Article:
“Just a single please”
This is about a very bizarre one way journey that our London Ancestors could have taken during the Victorian period.
By the early 1850s, London had a problem with overcrowding. No, not as you would assume with housing or population or traffic, those go without saying. Victorian London had too many corpses and not enough burial land to put them in.
Something had to be done as London’s population in 1850 was around 2.6 million, and with an annual death rate of 3.6 percent, there were on average over 95,000 bodies to be found resting places for.
Step forward the London Necropolis Company (LNC), who in 1849 had drawn up plans for Brookwood Cemetery to house London’s dead. A great idea, but Brookwood Cemetery is roughly 36 miles away from central London, so how were the bodies of the dearly departed to get there? Those clever people at the LNC had all the answers; They would convey them by railway.
Brookwood originally was accessible by rail from a special station,the London Necropolis railway station which was near to Waterloo station in Central London. Trains had passenger carriages reserved for different classes and other carriages for coffins which also had different classes, and ran into the cemetery on a dedicated branch line. From there, passengers and coffins were transported by horse-drawn vehicles.
There were two stations in the cemetery: North for non-conformists and South for Anglicans. Both platforms still exist today, along the path called Railway Avenue.
Live passengers were charged 6s in first class, 3s 6d in second class and 2s in third class for a return ticket. The dead were charged £1 in first class, 5s in second class and 2s 6d in third class for a one-way ticket. As the railway was intended only to be used by Londoners visiting the cemetery or attending funerals, the only tickets ever issued to living passengers were returns from London.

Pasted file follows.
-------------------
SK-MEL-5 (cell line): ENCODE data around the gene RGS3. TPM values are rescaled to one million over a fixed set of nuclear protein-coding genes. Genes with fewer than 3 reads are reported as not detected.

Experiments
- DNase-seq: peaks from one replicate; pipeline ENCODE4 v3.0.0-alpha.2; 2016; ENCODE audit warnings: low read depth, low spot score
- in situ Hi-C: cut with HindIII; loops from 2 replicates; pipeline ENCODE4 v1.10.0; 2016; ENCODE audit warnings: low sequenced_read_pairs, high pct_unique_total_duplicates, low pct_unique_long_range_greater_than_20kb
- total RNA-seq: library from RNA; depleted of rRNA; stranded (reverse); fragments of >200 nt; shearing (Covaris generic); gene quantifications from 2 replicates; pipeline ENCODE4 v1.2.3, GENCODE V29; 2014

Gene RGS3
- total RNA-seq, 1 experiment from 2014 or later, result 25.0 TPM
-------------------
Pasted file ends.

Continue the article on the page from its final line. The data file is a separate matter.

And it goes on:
A first class funeral allowed buyers to select the grave site of their choice anywhere in the cemetery. In the 1850s prices began at £2 10s (about £240 in 2021) The erection of a headstone was left to the deceased family to arrange at a time of their choosing.
The second class funeral cost £1.00 (£95) and there could be some discussion about where the plot could be situated. The right to erect a headstone could be provided by the LNC at a further cost of 10 shillings (£47), however, if a permanent memorial was not erected the LNC reserved the right to re-use the grave in future.
Third class funerals were reserved for pauper funerals, those that were buried at parish expense in the section of the cemetery designated for that parish. Legislation meant that the LNC could not use mass graves to bury these third class passenger, so each person received their own separate plot, but their families were not able to erect a headstone on these. LNC offered the right to upgrade these pauper plots to second or first class for a fee, but most lacked the means to do so, so upgrades were rare.
As the infrastructure of London was upgraded, with sewers and the underground railways, existing burial grounds came under threat, and in the latter half of the 19th century many bodies were exhumed and transferred to Brookwood.
The last recorded funeral party carried on the London Necropolis Railway was that of Chelsea Pensioner Edward Irish (1868–1941), buried on 11 April 1941.
The only reminder of the LNC that exists in London today is Westminster Bridge House on WEstminster Bridge Road, which was opened in 1902. It housed offices of the LNC and also the First Class entrance to the terminus.